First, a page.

Jon Hays performs during the first recital in the Juneau Piano Series, which Hays organized. Hays said the project was devised as a showcase for piano music and the Juneau Arts & Culture Center’s piano, which was purchased last year.(Ben Hohenstatt | Capital City Weekly)

Jon Hays performs during the first recital in the Juneau Piano Series, which Hays organized. Hays said the project was devised as a showcase for piano music and the Juneau Arts & Culture Center’s piano, which was purchased last year.(Ben Hohenstatt | Capital City Weekly)

Juneau piano series starts with performance from its organizer

More recitals to come

Jon Hays isn’t just the first performer in the Juneau Piano Series, he’s also its founder and artistic director.

Hays, who grew up in Juneau, said for about a year he worked on putting together the series of recitals that he kicked off with a performance of fantasy pieces by Beethoven, Schumann and Scriabin Friday night at the Juneau Arts and Culture Center.

“Since I am more or less representative to it, I thought I should start it and introduce everyone,” Hays told the Capital City Weekly over coffee before the performance. “It’s kind of a self-created pressure. I created a higher profile concert than I typically play.”

But Hays said some degree of pressure comes with nearly every recital, and the performances are typically rewarding.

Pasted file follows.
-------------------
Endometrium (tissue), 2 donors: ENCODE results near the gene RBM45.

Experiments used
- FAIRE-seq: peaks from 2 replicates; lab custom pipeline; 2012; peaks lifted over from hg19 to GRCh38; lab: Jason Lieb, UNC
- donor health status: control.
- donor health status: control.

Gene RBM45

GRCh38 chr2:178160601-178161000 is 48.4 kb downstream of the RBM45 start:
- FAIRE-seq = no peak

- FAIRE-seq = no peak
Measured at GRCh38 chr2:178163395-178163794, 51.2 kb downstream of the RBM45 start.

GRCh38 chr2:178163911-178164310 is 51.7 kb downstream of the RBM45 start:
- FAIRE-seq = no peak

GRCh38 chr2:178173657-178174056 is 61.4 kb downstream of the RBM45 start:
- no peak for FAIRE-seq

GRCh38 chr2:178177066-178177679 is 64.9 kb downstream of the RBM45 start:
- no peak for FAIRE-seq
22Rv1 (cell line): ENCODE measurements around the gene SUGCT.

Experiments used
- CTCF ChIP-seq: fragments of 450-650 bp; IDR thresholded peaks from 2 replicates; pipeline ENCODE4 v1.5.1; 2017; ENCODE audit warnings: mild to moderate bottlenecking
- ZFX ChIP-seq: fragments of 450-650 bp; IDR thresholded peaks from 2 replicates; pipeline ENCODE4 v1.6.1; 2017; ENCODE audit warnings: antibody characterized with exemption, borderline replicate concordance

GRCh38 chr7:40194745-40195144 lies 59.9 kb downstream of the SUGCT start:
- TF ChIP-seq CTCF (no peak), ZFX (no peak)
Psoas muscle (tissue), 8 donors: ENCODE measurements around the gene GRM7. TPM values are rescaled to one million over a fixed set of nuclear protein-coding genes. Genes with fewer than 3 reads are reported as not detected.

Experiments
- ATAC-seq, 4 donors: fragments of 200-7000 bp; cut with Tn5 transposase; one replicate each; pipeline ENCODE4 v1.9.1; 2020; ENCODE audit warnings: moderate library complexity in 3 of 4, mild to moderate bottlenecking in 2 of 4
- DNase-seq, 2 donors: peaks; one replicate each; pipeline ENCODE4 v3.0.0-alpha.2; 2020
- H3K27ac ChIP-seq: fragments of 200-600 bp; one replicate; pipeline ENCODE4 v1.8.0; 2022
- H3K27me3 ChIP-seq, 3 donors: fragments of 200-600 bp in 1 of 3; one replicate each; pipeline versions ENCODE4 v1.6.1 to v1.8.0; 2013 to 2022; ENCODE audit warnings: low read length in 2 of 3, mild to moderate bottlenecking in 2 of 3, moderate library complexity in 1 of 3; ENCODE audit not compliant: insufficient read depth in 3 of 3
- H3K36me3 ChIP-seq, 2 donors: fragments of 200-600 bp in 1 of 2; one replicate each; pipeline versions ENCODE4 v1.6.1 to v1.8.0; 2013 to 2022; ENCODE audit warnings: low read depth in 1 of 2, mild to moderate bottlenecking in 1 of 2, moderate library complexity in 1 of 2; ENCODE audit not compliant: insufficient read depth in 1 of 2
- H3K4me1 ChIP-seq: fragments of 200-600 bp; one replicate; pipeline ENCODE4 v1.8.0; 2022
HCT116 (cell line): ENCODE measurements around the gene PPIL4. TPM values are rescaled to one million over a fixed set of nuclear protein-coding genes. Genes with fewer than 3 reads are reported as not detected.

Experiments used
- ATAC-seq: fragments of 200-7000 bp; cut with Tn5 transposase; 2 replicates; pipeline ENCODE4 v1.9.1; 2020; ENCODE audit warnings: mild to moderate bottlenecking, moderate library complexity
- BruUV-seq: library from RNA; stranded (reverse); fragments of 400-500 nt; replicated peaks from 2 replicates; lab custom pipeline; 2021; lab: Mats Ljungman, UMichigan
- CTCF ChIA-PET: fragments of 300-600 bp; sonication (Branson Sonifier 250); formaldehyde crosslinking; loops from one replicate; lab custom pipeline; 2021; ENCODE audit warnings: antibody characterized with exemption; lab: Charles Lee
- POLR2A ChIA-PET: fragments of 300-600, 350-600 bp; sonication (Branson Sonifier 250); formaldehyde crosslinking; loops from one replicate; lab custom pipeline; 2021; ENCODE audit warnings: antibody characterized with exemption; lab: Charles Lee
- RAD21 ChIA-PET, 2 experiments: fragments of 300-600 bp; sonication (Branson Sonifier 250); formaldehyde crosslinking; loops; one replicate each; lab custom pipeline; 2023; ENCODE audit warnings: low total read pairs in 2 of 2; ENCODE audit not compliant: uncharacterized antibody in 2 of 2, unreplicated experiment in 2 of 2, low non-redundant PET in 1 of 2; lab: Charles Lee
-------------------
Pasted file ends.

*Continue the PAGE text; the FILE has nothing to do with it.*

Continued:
“As a musician you spend 98 percent of your time practicing in a room, and a recital is a chance to show why you practice,” Hays said.

Plus, a higher profile is one of the goals of the six-recital series made possible by Arts2 and private donors. Hays said he wants to bring attention to piano music in general and the piano at the JACC in particular.

The Schimmel piano at the JACC was purchased last year for $25,000. The piano was picked by Mary Watson, who also organized the fundraising recitals that paid for it and was in attendance at Hays’ recital.

“I wanted to create a platform to use the piano,” Hays said. “I was there when it first got unboxed at the JACC. I think in Juneau, it has one of the better tones. It’s very friendly, it doesn’t take long to play well with it, and it has a huge dynamic potential.”

Hays’ performance showed off the instrument’s range with pieces that fluctuated in intensity and tempo.

The variety was intentional, Hays said, and his recital was meant to build toward a piece by Alexander Scriabin that would not be immediately familiar to many listeners.

“My program’s not the most familiar repertoire,” Hays said.

And other performers in the series, Nic Temple, Alexander Tutunov, Kyle Farley Robinson and Ioanna Nikou will likely also include some obscure pieces in their recitals.

“I’m hoping to highlight things we don’t typically have in piano recitals, which we don’t have a lot of in Juneau, anyway,” Hays said.

He’s also hopeful that the series will find a foothold in the community and receive enough support to become an annual fixture.